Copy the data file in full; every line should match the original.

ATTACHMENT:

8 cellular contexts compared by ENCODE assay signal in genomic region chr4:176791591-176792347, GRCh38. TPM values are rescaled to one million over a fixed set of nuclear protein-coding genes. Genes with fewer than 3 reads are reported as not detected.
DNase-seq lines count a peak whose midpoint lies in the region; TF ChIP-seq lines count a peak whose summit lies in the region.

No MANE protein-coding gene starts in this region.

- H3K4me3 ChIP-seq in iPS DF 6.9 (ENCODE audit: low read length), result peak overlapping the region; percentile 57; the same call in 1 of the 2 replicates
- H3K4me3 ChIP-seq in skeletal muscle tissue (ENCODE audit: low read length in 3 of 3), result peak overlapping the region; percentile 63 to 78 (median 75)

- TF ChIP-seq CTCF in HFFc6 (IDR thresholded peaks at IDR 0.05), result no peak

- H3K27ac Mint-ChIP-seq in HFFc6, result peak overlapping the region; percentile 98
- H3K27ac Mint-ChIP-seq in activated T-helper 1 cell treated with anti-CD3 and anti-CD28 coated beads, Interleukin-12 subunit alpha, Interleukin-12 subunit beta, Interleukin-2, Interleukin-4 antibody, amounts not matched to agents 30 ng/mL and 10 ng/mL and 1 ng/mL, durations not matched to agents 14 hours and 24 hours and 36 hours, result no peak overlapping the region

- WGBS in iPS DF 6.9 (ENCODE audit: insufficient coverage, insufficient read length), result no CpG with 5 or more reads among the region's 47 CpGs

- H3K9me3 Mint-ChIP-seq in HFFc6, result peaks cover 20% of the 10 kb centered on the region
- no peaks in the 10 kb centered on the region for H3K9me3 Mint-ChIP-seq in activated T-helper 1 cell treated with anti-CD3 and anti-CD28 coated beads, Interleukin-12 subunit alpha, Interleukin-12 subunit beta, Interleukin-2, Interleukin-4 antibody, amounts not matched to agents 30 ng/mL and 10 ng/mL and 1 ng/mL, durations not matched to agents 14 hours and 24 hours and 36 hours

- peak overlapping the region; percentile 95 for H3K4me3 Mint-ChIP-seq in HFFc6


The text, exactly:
8 cellular contexts compared by ENCODE assay signal in genomic region chr4:176791591-176792347, GRCh38. TPM values are rescaled to one million over a fixed set of nuclear protein-coding genes. Genes with fewer than 3 reads are reported as not detected.
DNase-seq lines count a peak whose midpoint lies in the region; TF ChIP-seq lines count a peak whose summit lies in the region.

No MANE protein-coding gene starts in this region.

- H3K4me3 ChIP-seq in iPS DF 6.9 (ENCODE audit: low read length), result peak overlapping the region; percentile 57; the same call in 1 of the 2 replicates
- H3K4me3 ChIP-seq in skeletal muscle tissue (ENCODE audit: low read length in 3 of 3), result peak overlapping the region; percentile 63 to 78 (median 75)

- TF ChIP-seq CTCF in HFFc6 (IDR thresholded peaks at IDR 0.05), result no peak

- H3K27ac Mint-ChIP-seq in HFFc6, result peak overlapping the region; percentile 98
- H3K27ac Mint-ChIP-seq in activated T-helper 1 cell treated with anti-CD3 and anti-CD28 coated beads, Interleukin-12 subunit alpha, Interleukin-12 subunit beta, Interleukin-2, Interleukin-4 antibody, amounts not matched to agents 30 ng/mL and 10 ng/mL and 1 ng/mL, durations not matched to agents 14 hours and 24 hours and 36 hours, result no peak overlapping the region

- WGBS in iPS DF 6.9 (ENCODE audit: insufficient coverage, insufficient read length), result no CpG with 5 or more reads among the region's 47 CpGs

- H3K9me3 Mint-ChIP-seq in HFFc6, result peaks cover 20% of the 10 kb centered on the region
- no peaks in the 10 kb centered on the region for H3K9me3 Mint-ChIP-seq in activated T-helper 1 cell treated with anti-CD3 and anti-CD28 coated beads, Interleukin-12 subunit alpha, Interleukin-12 subunit beta, Interleukin-2, Interleukin-4 antibody, amounts not matched to agents 30 ng/mL and 10 ng/mL and 1 ng/mL, durations not matched to agents 14 hours and 24 hours and 36 hours

- peak overlapping the region; percentile 95 for H3K4me3 Mint-ChIP-seq in HFFc6